keywords = "Cystic, Gadolinium, Magnetic resonance imaging (MRI), Malignant, Neurofibromatosis type 2 (NF2), Severe combined immunodeficiency (SCID) mice, Vestibular schwannoma, Xenograft",
author = "Chang, {Long Sheng} and Abraham Jacob and Mark Lorenz and Jonathan Rock and Akhmametyeva, {Elena M.} and Georgeta Mihai and Petra Schmalbrock and Chaudhury, {Abhik R.} and Raul Lopez and Jyoji Yamate and John, {Markus R.} and Hannes Wickert and Neff, {Brian A.} and Edward Dodson and Welling, {D. Bradley}",
year = "2006",
month = "11",
doi = "10.1097/01.mlg.0000240185.14224.7d",
language = "English (US)",
volume = "116",
pages = "2018--2026",
journal = "Laryngoscope",
issn = "0023-852X",
publisher = "John Wiley and Sons Inc.",
number = "11",

}

TY - JOUR

T1 - Growth of benign and malignant schwannoma xenografts in severe combined immunodeficiency mice

AU - Chang, Long Sheng

AU - Jacob, Abraham

AU - Lorenz, Mark

AU - Rock, Jonathan

AU - Akhmametyeva, Elena M.

AU - Mihai, Georgeta

AU - Schmalbrock, Petra

AU - Chaudhury, Abhik R.

AU - Lopez, Raul

AU - Yamate, Jyoji

AU - John, Markus R.

AU - Wickert, Hannes

AU - Neff, Brian A.

AU - Dodson, Edward

AU - Welling, D. Bradley

PY - 2006/11

Y1 - 2006/11

N2 - OBJECTIVES: Models for the development of new treatment options in vestibular schwannoma (VS) treatment are lacking. The purpose of this study is to establish a quantifiable human VS xenograft model in mice. STUDY DESIGN AND METHODS: Both rat malignant schwannoma cells (KE-F11 and RT4) and human malignant schwannoma (HMS-97) cells were implanted near the sciatic nerve in the thigh of severe combined immunodeficiency (SCID) mice. Additionally, human benign VS specimens were implanted in another set of SCID mice. Three-dimensional tumor volumes were calculated from magnetic resonance images over the next 6 months. RESULTS: Mice implanted with malignant schwannoma cells developed visible tumors within 2 weeks. Imaging using a 4.7-tesla magnetic resonance imaging and immunohistopathologic examination identified solid tumors in all KE-F11 and HMS-97 xenografts, whereas RT4 xenografts consistently developed cystic schwannomas. VS xenografts demonstrated variability in their growth rates similar to human VS. The majority of VS xenografts did not grow but persisted throughout the study, whereas two of 15 xenografts grew significantly. Histopathologic examination and immunohistochemistry confirmed that VS xenografts retained their original microscopic and immunohistochemical characteristics after prolonged implantation. CONCLUSIONS: This study describes the first animal model for cystic schwannomas. Also, we demonstrate the use of high-field magnetic resonance imaging to quantify VS xenograft growth over time. The VS xenografts represent a model complimentary to Nf2 transgenic and knockout mice for translational VS research.

AB - OBJECTIVES: Models for the development of new treatment options in vestibular schwannoma (VS) treatment are lacking. The purpose of this study is to establish a quantifiable human VS xenograft model in mice. STUDY DESIGN AND METHODS: Both rat malignant schwannoma cells (KE-F11 and RT4) and human malignant schwannoma (HMS-97) cells were implanted near the sciatic nerve in the thigh of severe combined immunodeficiency (SCID) mice. Additionally, human benign VS specimens were implanted in another set of SCID mice. Three-dimensional tumor volumes were calculated from magnetic resonance images over the next 6 months. RESULTS: Mice implanted with malignant schwannoma cells developed visible tumors within 2 weeks. Imaging using a 4.7-tesla magnetic resonance imaging and immunohistopathologic examination identified solid tumors in all KE-F11 and HMS-97 xenografts, whereas RT4 xenografts consistently developed cystic schwannomas. VS xenografts demonstrated variability in their growth rates similar to human VS. The majority of VS xenografts did not grow but persisted throughout the study, whereas two of 15 xenografts grew significantly. Histopathologic examination and immunohistochemistry confirmed that VS xenografts retained their original microscopic and immunohistochemical characteristics after prolonged implantation. CONCLUSIONS: This study describes the first animal model for cystic schwannomas. Also, we demonstrate the use of high-field magnetic resonance imaging to quantify VS xenograft growth over time. The VS xenografts represent a model complimentary to Nf2 transgenic and knockout mice for translational VS research.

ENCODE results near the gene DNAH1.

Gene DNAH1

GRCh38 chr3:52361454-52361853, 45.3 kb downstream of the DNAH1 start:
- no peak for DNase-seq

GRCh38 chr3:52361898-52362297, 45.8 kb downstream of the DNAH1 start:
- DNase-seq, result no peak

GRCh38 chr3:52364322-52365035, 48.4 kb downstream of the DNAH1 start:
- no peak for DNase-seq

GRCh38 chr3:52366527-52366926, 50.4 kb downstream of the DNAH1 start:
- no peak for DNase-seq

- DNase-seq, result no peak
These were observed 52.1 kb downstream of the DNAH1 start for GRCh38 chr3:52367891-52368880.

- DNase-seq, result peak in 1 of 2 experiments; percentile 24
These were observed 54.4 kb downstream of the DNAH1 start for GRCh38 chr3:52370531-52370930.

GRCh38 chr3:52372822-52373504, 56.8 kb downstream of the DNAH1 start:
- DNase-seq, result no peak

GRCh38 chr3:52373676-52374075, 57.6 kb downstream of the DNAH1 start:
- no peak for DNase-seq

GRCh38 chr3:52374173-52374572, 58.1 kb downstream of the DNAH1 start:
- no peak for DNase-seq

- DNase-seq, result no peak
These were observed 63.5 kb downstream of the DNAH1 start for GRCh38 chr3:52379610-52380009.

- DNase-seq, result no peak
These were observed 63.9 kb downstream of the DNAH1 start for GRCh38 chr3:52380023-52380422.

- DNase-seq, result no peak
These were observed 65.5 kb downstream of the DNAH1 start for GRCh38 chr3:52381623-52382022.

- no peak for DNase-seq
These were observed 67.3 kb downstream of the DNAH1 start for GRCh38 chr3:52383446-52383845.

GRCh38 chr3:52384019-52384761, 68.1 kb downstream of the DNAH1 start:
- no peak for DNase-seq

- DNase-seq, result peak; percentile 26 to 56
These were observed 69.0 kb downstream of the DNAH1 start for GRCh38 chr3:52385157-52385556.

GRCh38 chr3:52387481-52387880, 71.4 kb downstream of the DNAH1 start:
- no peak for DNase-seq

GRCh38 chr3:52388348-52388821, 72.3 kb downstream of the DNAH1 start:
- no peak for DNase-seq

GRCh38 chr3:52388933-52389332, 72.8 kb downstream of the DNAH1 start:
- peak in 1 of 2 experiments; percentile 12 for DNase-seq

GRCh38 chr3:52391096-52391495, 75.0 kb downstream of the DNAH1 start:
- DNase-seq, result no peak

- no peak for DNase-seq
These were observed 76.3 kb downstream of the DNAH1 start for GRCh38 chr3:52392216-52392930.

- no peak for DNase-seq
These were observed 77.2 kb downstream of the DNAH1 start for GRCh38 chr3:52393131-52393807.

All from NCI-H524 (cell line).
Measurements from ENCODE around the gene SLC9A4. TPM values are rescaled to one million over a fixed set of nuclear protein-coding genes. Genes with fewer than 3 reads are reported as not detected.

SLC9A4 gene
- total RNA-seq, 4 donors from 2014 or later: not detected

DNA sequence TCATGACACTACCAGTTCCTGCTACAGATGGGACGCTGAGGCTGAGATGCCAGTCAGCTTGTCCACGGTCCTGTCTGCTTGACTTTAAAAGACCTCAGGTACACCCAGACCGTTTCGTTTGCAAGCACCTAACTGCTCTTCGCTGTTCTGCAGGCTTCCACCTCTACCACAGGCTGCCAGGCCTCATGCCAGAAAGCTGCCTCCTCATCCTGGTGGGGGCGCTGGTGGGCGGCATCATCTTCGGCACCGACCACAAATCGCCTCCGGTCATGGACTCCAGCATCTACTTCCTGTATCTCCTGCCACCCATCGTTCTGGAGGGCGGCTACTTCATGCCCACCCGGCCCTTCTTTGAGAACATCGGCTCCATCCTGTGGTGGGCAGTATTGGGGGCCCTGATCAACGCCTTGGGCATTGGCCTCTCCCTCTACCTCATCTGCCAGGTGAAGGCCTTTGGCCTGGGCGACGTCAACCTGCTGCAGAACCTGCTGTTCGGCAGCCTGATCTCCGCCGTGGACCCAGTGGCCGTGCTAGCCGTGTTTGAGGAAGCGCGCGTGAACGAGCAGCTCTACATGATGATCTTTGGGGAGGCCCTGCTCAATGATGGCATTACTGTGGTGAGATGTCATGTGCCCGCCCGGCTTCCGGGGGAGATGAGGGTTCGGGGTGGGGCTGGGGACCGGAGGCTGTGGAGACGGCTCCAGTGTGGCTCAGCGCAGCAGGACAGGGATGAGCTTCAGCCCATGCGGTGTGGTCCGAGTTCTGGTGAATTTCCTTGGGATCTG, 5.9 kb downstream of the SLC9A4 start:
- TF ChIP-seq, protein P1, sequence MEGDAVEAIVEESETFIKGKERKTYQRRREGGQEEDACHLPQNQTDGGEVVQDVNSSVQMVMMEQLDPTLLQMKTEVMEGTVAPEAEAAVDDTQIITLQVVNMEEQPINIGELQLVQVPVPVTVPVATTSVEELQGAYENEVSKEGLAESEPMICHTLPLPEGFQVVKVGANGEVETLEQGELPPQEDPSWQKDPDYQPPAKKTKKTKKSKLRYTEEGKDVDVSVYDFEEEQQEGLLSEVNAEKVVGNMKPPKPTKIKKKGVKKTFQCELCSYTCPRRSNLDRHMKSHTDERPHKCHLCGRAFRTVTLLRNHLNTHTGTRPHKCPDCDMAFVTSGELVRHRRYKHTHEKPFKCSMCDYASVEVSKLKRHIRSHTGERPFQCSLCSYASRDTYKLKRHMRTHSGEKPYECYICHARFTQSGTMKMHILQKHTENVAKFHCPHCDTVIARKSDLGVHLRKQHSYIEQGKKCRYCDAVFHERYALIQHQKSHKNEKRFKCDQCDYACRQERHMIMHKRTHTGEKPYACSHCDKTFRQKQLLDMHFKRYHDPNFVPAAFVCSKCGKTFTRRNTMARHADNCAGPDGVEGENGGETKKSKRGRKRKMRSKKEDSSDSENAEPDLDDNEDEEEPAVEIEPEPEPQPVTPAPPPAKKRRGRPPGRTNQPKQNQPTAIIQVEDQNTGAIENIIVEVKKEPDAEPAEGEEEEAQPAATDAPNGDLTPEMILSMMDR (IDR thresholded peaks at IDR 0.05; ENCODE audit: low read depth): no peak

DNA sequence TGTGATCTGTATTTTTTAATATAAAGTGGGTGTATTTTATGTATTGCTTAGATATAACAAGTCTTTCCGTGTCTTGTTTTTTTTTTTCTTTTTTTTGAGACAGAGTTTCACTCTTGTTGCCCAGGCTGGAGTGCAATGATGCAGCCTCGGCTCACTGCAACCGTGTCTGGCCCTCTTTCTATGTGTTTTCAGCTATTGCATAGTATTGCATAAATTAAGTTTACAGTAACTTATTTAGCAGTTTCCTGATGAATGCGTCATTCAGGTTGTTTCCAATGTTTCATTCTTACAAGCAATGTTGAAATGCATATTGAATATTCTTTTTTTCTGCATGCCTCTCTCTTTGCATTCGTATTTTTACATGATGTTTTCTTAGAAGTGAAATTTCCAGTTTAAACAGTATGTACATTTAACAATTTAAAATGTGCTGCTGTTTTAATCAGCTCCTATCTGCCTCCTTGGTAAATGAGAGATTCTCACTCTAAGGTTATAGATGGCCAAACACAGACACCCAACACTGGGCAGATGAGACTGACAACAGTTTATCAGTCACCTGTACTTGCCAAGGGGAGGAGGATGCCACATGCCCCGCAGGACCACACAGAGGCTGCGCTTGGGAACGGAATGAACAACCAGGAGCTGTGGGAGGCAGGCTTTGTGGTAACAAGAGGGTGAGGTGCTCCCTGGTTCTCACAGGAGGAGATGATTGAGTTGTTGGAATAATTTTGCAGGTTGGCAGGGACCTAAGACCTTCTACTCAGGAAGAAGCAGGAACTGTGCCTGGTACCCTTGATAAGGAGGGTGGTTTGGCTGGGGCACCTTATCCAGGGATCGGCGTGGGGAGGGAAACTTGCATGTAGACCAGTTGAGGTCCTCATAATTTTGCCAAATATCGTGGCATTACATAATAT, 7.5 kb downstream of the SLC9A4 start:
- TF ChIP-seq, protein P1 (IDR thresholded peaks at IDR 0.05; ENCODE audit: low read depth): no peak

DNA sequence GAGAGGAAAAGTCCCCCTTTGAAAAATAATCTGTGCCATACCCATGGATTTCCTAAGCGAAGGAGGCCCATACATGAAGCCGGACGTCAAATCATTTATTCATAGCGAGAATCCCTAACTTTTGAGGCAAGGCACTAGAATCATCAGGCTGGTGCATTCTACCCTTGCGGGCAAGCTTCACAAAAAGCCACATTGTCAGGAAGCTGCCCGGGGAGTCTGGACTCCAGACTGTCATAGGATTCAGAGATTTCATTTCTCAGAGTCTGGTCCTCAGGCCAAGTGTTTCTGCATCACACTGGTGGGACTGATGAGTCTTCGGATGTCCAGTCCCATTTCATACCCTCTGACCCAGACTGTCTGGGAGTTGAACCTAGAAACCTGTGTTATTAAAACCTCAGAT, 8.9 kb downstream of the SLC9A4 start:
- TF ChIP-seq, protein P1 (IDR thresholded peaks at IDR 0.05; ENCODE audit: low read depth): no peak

KW - Cystic

KW - Gadolinium

KW - Magnetic resonance imaging (MRI)

KW - Malignant

KW - Neurofibromatosis type 2 (NF2)

KW - Severe combined immunodeficiency (SCID) mice

KW - Vestibular schwannoma

KW - Xenograft

UR - http://www.scopus.com/inward/record.url?scp=33750685043&partnerID=8YFLogxK

UR - http://www.scopus.com/inward/citedby.url?scp=33750685043&partnerID=8YFLogxK

U2 - 10.1097/01.mlg.0000240185.14224.7d

DO - 10.1097/01.mlg.0000240185.14224.7d

M3 - Article

C2 - 17075413

AN - SCOPUS:33750685043

VL - 116

SP - 2018

EP - 2026

JO - Laryngoscope

JF - Laryngoscope

SN - 0023-852X

IS - 11

ER -